Whatever Happened to Civility?
Basic manners are lacking in today’s culture
By Christina Quick
School officials in Stamford, Conn., suspended a high school
basketball game and cleared the gymnasium last December after people in the
stands threw water bottles onto the floor and began hitting each other.
A Hollywood celebrity stumbled over a barricade in New York
last year and mistakenly thought a nearby photographer had tripped her. She
responded by punching the man in the nose.
In June, a former city council member and grandfather of
eight publicly apologized for screaming at an umpire during a Little League
baseball game on Father’s Day.
From motorists who drive aggressively to people who carry on
personal cell phone conversations in crowded elevators, you don’t have to look
far to spot rudeness. Many observers believe uncivil behavior is on the rise.
In an Associated Press poll, 69 percent of respondents said
people are ruder than they were a generation ago. The same percentage placed “a
great deal of blame” on parents for not teaching their children good manners.
They also pointed the finger at television shows and movies that promote rude
behavior (44 percent); celebrities, athletes and public figures who behave
rudely (38 percent); and busier lifestyles that allow little time for
politeness (34 percent).
In a recent online survey sponsored by the etiquette-focused
Emily Post Institute, 81 percent of respondents said people are more uncivil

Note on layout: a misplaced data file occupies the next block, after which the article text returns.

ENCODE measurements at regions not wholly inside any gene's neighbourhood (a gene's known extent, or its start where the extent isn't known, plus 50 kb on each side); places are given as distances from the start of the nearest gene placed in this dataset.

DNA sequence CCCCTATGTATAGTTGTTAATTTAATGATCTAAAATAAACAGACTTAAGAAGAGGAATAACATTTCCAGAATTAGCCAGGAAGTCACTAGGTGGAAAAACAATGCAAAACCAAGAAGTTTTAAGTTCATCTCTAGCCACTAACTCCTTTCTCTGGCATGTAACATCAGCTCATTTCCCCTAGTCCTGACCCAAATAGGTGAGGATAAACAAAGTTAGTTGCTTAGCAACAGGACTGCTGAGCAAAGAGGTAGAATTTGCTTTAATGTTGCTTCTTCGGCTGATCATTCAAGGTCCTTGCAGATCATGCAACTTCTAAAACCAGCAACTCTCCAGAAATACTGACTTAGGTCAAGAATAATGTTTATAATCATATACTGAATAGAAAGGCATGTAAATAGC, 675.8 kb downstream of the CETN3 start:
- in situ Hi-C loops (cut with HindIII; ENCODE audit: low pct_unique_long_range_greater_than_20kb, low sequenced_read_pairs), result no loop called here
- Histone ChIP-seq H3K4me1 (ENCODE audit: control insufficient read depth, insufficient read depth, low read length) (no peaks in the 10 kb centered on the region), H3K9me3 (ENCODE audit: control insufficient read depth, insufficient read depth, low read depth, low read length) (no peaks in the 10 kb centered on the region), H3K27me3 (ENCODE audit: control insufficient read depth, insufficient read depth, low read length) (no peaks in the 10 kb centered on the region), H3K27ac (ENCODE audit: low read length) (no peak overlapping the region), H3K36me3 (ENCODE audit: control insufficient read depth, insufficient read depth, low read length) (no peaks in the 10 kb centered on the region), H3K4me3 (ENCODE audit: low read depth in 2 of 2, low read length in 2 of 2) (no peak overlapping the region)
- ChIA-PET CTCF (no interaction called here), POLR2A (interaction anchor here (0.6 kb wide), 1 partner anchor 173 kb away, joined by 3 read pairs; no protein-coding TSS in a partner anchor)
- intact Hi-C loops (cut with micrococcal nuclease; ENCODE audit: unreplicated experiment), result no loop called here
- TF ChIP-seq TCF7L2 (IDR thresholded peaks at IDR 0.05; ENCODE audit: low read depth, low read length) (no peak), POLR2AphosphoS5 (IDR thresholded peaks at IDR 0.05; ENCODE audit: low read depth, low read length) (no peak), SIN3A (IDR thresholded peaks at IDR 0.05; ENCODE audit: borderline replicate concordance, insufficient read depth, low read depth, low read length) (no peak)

today than they were 20 years ago. Participants attributed the trend to lapses
in relational basics, such as respect, consideration, patience and kindness.
Respondents also cited too much tolerance for bad language and poor behavior.
Heather Rogero, an Assemblies of God minister who owns
Martha’s Vineyard School of Etiquette in Tulsa, Okla., is not surprised by the
“I definitely believe there is a decline of manners in
today’s society,” Rogero says. “Evidence ranges from the absence of young men
holding doors open, to the elderly not being esteemed, to children being
allowed to be disrespectful to adults in the name of personal expression, to
disturbances in school classrooms derived from a lack of manners, hindering the
education of all.”
Rogero, who formerly pastored Vineyard Haven Assembly of God
with her husband, Walter, says teaching manners has proven an ideal way to
build relationships in the community while helping shape the next generation.
“A lack of respect has affected our divorce rate, crime and
unwed pregnancies,” Rogero says. “At the core, manners are treating others as
one would desire to be treated and using common sense.”
She says being considerate of others is a basic tenet of the
Christian faith. She points to verses such as Matthew 22:39, in which Jesus
exhorted, “Love your neighbor as yourself.”
“As Christians, our standard of conduct for treating others
with respect is a commandment,” Rogero says.
The Bible addresses matters of civility, Rogero says. For
instance, gossiping, which is forbidden in Scripture, is also considered poor
“Unfortunately, there is often a gap between our spiritual
commitment to Christ and just good manners and decent behavior,” says Gary
Allen, Assemblies of God Ministerial Enrichment director. “The NIV Bible has 71